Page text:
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Virginia is still for lovers: why the marriage equality ban should be repealed
By Narissa Rahaman
This June will mark eight years since the U.S. Supreme Court declared marriage equality to be the law of the land, but Virginia still has a ban on same-sex marriage in its constitution.
In the landmark case Obergefell v. Hodges, the court found that the right to marry must be extended to couples of the same sex, and since then, couples across the country – and indeed, across Virginia – have taken advantage of this long-awaited right. This session, pro-equality legislators in the Virginia Senate introduced and passed a bill with bipartisan support that would strip the ban on marriage equality from the Virginia Constitution, but its forward progress in the House has yet to be seen.
As we look to the end of the legislative session in Richmond and towards statewide elections this fall, it’s important to reflect on Virginia’s reputation as a state with a storied history in supporting love, from Loving v. Virginia to the iconic “Virginia Is for Lovers” slogan, and how we can move equality forward in the commonwealth while correcting the mistakes of our past.
Virginia, like many other states at the time, passed a constitutional ban on same-sex marriage in 2006 via ballot initiative. Its passage was part of a concentrated campaign by anti-equality forces to drive voters out to the polls by placing this then-controversial political question on the ballot. And, like in many other states, that constitutional ban remains on the books today, despite the Supreme Court ruling in Obergefell. There are multiple reasons this ban should be repealed; namely the pursuit of fairness, to protect the rights of LGBTQ+ people in Virginia and simply because it is the right thing to do.
First, fairness. This ban does not reflect the attitudes and beliefs of Virginians in 2023. A 2021 poll from the Public Religion Research Institute found that 71% of Virginians support the right of same-sex couples to marry. This percentage has only increased since the question began being asked of voters. In 2006, 53% of voters supported the marriage ban. This huge swing shows the massive shift in public opinion on the issue of marriage, and it is clear evidence that the antiquated ban should no longer be a part of Virginia’s constitution. It’s only fair to revisit a political question that has shown such a vast change since it was first broached.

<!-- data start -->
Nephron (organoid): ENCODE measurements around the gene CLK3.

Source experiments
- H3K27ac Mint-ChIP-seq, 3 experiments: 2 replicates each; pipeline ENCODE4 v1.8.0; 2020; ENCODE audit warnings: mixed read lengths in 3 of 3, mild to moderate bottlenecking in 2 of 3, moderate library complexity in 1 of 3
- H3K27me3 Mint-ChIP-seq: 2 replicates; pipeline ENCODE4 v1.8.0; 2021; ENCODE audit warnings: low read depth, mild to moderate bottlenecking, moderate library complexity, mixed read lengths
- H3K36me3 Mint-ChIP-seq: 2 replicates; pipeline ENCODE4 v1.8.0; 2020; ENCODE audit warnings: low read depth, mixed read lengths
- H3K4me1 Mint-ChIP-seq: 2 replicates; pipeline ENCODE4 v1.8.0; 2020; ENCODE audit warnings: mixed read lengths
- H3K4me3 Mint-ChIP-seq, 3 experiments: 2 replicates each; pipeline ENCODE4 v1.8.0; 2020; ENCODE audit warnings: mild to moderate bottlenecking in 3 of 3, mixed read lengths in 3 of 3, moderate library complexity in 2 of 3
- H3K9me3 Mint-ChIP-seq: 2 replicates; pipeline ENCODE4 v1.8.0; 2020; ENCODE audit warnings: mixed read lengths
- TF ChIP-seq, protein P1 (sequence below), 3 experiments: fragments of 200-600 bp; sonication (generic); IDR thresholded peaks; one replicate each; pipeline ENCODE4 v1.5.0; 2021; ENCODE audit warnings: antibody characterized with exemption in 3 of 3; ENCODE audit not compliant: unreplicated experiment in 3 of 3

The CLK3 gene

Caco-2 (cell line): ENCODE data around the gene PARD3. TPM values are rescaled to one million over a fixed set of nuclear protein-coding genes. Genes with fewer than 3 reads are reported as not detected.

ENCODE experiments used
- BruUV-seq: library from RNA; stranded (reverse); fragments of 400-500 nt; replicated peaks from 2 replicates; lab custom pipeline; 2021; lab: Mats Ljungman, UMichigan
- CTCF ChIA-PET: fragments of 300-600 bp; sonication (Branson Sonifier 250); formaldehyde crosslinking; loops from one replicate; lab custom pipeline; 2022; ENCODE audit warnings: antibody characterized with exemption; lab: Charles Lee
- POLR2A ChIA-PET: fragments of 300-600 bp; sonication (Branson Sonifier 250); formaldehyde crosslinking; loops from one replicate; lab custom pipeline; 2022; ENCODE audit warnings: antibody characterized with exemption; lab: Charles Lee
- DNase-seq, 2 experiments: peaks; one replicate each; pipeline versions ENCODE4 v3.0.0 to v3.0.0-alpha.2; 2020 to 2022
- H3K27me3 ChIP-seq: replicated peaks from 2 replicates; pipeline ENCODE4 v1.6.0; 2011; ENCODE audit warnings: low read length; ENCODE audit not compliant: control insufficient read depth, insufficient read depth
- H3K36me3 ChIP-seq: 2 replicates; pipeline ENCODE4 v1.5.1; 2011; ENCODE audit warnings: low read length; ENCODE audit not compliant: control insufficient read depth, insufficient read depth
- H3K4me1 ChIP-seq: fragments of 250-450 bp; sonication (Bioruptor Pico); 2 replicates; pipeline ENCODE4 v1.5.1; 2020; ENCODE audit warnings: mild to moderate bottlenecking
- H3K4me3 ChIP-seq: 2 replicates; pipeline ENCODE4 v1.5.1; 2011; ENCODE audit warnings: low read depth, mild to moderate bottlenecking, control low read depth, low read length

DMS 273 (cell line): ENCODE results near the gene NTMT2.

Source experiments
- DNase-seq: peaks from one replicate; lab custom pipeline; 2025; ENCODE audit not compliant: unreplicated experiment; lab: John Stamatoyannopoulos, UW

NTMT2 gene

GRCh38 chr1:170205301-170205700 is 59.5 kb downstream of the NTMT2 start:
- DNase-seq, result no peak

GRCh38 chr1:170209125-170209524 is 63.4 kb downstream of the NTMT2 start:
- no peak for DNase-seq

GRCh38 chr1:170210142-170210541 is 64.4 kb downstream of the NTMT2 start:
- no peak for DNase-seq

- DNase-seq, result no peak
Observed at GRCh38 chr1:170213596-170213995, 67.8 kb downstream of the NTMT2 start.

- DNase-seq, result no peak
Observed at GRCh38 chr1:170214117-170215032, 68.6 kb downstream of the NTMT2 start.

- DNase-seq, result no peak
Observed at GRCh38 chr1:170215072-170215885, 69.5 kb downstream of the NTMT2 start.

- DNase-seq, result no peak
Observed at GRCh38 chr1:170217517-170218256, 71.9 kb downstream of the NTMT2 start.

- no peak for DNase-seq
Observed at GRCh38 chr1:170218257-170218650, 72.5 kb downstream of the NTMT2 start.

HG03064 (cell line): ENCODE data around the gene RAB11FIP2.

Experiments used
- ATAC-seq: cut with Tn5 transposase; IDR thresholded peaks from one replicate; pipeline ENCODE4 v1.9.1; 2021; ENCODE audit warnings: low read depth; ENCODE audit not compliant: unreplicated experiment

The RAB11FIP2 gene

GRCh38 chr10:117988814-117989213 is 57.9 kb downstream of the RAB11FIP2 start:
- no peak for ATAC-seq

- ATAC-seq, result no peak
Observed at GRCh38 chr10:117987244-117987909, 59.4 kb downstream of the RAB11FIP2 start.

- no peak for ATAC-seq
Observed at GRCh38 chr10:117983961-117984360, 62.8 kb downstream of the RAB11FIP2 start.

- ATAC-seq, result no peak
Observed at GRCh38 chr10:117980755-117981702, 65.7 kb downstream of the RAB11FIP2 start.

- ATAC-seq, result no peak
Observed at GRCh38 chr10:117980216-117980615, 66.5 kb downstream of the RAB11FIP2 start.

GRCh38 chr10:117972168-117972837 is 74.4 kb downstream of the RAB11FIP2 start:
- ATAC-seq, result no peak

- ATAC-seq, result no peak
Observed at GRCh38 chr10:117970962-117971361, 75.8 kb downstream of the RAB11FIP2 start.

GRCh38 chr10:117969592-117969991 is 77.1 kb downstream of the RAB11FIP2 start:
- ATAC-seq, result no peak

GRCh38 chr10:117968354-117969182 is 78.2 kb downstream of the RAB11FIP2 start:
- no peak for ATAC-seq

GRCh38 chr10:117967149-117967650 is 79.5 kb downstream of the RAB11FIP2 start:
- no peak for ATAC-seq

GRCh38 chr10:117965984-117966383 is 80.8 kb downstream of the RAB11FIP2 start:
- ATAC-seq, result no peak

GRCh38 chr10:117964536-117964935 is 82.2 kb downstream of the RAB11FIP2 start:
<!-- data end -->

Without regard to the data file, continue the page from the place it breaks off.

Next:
Second, the rights of LGBTQ+ people. As we’ve seen with the reversal of Roe v. Wade, the rights protected by Supreme Court rulings are not set in stone, and they can be threatened and overturned by a simple majority on the court. If a SCOTUS case were to pursue the marriage equality ruling, Virginia’s ban on marriage would become the law of the commonwealth. This is not an alarmist attempt to scare people; this is a chance for Virginians and our leaders to show, clearly, how we support our LGBTQ+ friends and neighbors here in the commonwealth. On a personal level, I’m getting married to my partner soon, and it is frightening to think that right could be threatened in the place that we are proud to call home.
Third, it’s the right thing to do. Virginia has a storied history of supporting “love.” It was our state motto for years: Virginia Is for Lovers. It was a nationally recognized brand, and Virginians were proud of this reputation. We still are. The landmark case Loving v. Virginia also originated in our commonwealth, ultimately extending marriage rights to couples of different races, years before the extension of the right to marry to same-sex couples. We have a history of supporting love, and we owe it to our past and future generations to continue this legacy by living up to our values.
We have an opportunity to support fairness, protect LGBTQ+ rights and live up to our values. But the House of Delegates, as it stands, has shown that it has no interest in doing any of these things. For that reason, we have to think about the types of lawmakers we want. At Equality Virginia, we are laser-focused on building pro-equality majorities in the General Assembly, and this fall, we will be focusing on flipping the House of Delegates into the pro-equality column, along with preserving our pro-equality gains in the Senate.
This won’t only help right the wrong of Virginia’s marriage ban; it will also allow us to better protect and advance the rights of LGBTQ+ Virginians, especially trans and nonbinary youth, who were targeted by a harmful athlete ban and forced outing bill this year. Luckily, the Senate has been able to fight against the House’s attempt to pass these bills, but we have to make sure that our lawmakers reflect our values when they reconvene in Richmond next year so that we can push equality forward, not just protect against its backslide.
For years, Virginia has been for lovers. We have to ensure that we really live up to that promise for years to come.
Narissa Rahaman is the executive director of Equality Virginia and EV Advocates (EVA), the two arms of the commonwealth’s leading advocacy organization for lesbian, gay, bisexual, transgender and queer (LGBTQ+) equality.